With lockdown still in effect in the UK, 2021’s Children’s Mental Health Week has received much more attention than usual with many children experiencing poor mental health whilst at home.
The effects of separation can also have an impact on a child’s mental health.
In a report produced by the Royal College of Psychiatrists in November 2020, the report indicated common feelings experienced by children when their parents separate, which can include:
- A sense of loss
- Fearfulness about being left alone – if one parent can go, perhaps the other will do the same
- Anger towards one or both parents for the relationship breakdown
- Feeling torn between both parents.
The report indicates that these feelings can worsen when parents are fighting. It is vitally important therefore that when parents separate they work together to ensure the child feels as least stress as possible. The concept of “co-parenting” plays an important role in this.
It means parents working together to ensure that a child is raised appropriately and has everything that he or she needs. The starting point is to appreciate that parents may have different parenting styles which are not in themselves wrong … just different!
Then there should be a clear plan, which both parents follow. There are a number of options to consider when making such plans, which are highlighted below.
1. Parenting Plans:
This is a free online tool set up by CAFCASS, an organisation in all family courts in England and Wales representing the interests of children. A Parenting Plan is a simple document setting out the arrangements for the child in terms of what time the child spends with each parent and how important decisions will be made. It is informal, meaning that this can be changed whenever the parents wish. However, it is not legally enforceable which may be a drawback should there be a disagreement in the future.
2. Parenting Agreements:
These tend to be more detailed documents prepared by solicitors, sometimes following negotiations regarding the arrangements. The Parenting Agreement must also keep in mind what is deemed to be in the child’s best interests. It sets out all of the contact arrangements and how important decisions are going to be made. However, it can include just about anything relating to the child. Parenting Agreements tend to be a lot more detailed.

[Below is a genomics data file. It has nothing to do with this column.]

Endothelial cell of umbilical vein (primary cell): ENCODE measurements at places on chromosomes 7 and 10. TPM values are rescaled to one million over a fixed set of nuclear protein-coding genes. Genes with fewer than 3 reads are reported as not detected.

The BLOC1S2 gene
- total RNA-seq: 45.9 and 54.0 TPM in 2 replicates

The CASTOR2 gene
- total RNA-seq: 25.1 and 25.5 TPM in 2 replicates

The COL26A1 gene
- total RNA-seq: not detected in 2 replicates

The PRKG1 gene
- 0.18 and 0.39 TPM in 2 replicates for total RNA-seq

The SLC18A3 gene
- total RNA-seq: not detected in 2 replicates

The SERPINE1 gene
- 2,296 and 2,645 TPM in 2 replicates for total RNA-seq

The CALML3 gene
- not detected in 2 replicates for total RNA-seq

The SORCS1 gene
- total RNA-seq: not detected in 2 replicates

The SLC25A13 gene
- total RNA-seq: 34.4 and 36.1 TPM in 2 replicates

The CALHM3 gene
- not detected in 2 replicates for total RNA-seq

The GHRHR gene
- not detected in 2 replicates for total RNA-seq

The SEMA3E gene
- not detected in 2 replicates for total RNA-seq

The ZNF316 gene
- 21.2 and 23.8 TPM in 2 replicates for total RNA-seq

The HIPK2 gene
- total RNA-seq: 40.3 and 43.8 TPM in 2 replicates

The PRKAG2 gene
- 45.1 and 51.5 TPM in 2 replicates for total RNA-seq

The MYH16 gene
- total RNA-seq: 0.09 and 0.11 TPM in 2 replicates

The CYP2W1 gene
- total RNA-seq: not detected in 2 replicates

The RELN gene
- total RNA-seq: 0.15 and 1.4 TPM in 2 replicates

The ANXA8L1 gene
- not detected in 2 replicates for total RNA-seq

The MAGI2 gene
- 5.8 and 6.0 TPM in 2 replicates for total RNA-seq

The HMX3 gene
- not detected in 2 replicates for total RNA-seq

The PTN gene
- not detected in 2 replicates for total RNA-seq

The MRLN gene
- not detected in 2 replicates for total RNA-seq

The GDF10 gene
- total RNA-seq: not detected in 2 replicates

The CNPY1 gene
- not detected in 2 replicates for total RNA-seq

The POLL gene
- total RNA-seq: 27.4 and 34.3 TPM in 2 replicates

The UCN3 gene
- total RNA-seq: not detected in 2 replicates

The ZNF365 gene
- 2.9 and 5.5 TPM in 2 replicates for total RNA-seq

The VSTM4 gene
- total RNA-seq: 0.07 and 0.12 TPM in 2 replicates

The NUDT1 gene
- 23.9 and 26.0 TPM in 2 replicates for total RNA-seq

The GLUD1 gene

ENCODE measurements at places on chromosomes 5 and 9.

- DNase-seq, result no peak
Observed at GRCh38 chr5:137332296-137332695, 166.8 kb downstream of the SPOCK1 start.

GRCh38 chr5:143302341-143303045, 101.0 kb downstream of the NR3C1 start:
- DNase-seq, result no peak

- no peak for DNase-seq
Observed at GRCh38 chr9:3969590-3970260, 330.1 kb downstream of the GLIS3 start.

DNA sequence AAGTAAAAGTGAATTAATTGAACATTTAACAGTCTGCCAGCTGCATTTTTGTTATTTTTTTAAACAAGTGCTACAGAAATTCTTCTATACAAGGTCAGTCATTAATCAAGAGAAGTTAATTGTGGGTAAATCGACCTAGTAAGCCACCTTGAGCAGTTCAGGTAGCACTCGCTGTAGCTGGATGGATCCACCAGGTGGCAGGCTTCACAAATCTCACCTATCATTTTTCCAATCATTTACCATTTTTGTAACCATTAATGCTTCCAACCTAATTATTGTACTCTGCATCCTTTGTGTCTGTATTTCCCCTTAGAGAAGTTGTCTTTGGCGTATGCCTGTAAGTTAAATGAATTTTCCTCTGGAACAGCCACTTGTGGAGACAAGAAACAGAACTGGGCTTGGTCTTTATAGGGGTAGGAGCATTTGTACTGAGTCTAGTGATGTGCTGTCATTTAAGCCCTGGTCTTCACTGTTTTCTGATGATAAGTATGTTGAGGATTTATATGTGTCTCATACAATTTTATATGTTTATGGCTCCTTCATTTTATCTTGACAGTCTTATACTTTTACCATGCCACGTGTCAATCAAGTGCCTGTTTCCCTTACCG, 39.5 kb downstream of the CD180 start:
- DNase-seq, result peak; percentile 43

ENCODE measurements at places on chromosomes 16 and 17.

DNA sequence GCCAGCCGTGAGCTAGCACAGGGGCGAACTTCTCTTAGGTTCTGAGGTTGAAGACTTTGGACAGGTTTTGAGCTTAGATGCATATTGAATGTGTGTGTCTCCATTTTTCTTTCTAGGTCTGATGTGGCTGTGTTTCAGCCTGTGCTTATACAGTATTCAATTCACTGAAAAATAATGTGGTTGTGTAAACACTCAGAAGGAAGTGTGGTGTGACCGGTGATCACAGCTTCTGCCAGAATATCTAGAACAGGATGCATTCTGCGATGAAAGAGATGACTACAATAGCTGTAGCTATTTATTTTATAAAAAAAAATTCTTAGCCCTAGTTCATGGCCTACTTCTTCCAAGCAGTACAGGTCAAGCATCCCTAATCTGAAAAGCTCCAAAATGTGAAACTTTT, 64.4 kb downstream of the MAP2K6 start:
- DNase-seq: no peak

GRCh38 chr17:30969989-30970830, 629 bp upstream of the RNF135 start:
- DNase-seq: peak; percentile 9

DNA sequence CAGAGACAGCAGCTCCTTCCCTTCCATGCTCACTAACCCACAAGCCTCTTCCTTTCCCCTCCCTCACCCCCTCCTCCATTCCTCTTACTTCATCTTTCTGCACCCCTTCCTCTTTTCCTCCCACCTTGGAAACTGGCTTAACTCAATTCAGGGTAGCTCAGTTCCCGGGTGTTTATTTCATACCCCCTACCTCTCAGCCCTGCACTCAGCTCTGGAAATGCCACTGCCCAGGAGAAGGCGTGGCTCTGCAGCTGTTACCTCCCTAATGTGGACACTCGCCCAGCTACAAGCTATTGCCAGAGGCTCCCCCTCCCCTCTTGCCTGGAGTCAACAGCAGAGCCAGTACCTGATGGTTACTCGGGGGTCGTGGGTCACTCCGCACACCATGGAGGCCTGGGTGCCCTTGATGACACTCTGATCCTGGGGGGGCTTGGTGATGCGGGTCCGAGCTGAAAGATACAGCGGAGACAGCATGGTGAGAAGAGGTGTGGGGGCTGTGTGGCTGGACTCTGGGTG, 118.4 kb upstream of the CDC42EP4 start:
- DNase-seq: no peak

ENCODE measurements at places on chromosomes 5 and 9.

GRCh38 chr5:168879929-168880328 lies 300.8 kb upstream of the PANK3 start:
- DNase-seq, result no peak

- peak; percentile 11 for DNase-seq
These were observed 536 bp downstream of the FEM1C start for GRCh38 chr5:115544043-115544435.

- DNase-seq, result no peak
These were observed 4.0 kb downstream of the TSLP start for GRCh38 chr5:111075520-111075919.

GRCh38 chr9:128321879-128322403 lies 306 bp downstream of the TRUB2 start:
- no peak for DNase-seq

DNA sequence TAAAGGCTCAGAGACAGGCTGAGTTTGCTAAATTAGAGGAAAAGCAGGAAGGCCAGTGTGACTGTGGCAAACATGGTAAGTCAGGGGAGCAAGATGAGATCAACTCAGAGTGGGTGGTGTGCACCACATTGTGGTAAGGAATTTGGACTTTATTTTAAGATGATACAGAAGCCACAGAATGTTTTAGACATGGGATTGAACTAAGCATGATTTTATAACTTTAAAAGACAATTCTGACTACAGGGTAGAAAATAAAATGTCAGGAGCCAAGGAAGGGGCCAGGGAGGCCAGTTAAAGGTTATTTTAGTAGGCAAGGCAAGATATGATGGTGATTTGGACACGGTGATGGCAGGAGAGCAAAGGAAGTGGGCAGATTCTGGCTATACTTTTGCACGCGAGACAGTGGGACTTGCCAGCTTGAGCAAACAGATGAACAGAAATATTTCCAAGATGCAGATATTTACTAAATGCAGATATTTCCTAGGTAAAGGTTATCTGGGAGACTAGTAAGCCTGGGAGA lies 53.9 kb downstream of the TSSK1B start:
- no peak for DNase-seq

Provided both parents agree, a Parenting Agreement can be made into a Court Order. There would normally will be a short court hearing to make sure both parents are happy with the arrangements, and CAFCASS will carry out checks with social services and the police to ensure there are no risks posed to the child and the Court will then approve the Order.
3. Mediation Agreements:
This is appropriate when parents are unable to agree arrangements for the child. Mediation takes place with the assistance of an independent solicitor whose role is to facilitate a discussion between the parents to find suitable arrangements. If agreement is reached this is recorded in a document known as a Memorandum of Understanding, which can be easily converted into a Consent Order to be approved by the Court.
Parenting Plans, Parenting Agreements and Mediation Agreements are all good options for parents willing to work together and to co-parent their children. But, if this is not possible the court is the only other option
This is a last resort and can be a costly option to parents looking to resolve matters. The Court will ultimately make an order in the best interests of the child. Parental involvement is encouraged, but unless parents can reach agreement, the final decision is taken out of their hands. Once an order has been made, then it is legally enforceable. However, it also may be an order that neither parent wants.
It is important for separating parents to give careful consideration to the advantages of co-parenting when trying to resolve the arrangements for a child. It is also advisable to seek professional assistance in completing this task as quickly and efficiently as possible.